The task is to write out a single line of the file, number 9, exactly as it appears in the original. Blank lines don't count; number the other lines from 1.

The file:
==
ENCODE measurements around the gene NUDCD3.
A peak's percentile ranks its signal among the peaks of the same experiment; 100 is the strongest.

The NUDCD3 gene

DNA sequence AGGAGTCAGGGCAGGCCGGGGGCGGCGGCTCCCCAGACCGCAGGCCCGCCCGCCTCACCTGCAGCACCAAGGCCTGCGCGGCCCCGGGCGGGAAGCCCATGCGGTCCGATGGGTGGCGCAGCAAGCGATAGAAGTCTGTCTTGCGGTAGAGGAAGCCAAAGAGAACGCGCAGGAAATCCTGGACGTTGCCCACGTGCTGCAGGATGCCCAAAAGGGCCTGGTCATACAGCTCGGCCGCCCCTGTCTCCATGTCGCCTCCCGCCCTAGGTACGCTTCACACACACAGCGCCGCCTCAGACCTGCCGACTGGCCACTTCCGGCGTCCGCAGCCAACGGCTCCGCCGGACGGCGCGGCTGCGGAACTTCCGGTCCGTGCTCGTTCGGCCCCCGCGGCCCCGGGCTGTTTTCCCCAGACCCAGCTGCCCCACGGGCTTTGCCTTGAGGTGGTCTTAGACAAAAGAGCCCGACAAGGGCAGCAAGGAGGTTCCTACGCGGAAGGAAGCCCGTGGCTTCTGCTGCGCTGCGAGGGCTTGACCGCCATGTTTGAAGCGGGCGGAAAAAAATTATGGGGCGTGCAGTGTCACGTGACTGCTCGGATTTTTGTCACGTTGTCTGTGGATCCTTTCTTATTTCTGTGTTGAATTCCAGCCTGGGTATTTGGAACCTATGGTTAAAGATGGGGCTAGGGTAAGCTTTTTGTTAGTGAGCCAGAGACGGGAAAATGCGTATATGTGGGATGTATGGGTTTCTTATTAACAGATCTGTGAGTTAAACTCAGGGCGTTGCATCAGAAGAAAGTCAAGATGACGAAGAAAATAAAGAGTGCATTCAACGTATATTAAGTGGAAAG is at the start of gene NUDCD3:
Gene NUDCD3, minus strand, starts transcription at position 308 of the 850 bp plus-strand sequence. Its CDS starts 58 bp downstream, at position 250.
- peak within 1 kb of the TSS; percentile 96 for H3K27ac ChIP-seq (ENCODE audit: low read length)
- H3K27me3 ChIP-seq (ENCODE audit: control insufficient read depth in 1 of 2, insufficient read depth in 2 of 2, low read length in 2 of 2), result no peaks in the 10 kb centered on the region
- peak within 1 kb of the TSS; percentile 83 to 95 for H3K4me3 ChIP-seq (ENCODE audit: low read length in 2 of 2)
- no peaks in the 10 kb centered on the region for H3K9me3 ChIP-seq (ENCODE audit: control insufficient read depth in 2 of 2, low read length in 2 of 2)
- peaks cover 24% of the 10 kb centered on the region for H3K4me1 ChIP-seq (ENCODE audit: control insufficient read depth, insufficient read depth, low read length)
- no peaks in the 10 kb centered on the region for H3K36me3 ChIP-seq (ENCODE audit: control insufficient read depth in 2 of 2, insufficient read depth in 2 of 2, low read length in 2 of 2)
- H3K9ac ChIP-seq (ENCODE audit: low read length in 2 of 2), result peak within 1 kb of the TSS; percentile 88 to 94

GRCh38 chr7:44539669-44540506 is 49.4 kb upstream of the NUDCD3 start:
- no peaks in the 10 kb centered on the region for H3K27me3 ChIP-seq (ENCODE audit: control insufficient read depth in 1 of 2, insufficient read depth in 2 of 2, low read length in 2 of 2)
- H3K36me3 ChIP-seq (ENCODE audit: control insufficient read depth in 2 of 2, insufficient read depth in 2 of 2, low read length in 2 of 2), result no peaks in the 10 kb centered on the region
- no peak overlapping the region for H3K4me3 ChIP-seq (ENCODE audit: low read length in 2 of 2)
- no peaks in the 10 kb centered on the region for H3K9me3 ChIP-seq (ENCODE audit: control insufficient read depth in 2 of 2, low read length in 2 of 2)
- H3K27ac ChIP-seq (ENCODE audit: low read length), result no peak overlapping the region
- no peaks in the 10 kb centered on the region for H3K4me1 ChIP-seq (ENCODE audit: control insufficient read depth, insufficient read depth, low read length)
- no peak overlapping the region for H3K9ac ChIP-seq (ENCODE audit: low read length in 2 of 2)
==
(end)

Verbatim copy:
- no peaks in the 10 kb centered on the region for H3K9me3 ChIP-seq (ENCODE audit: control insufficient read depth in 2 of 2, low read length in 2 of 2)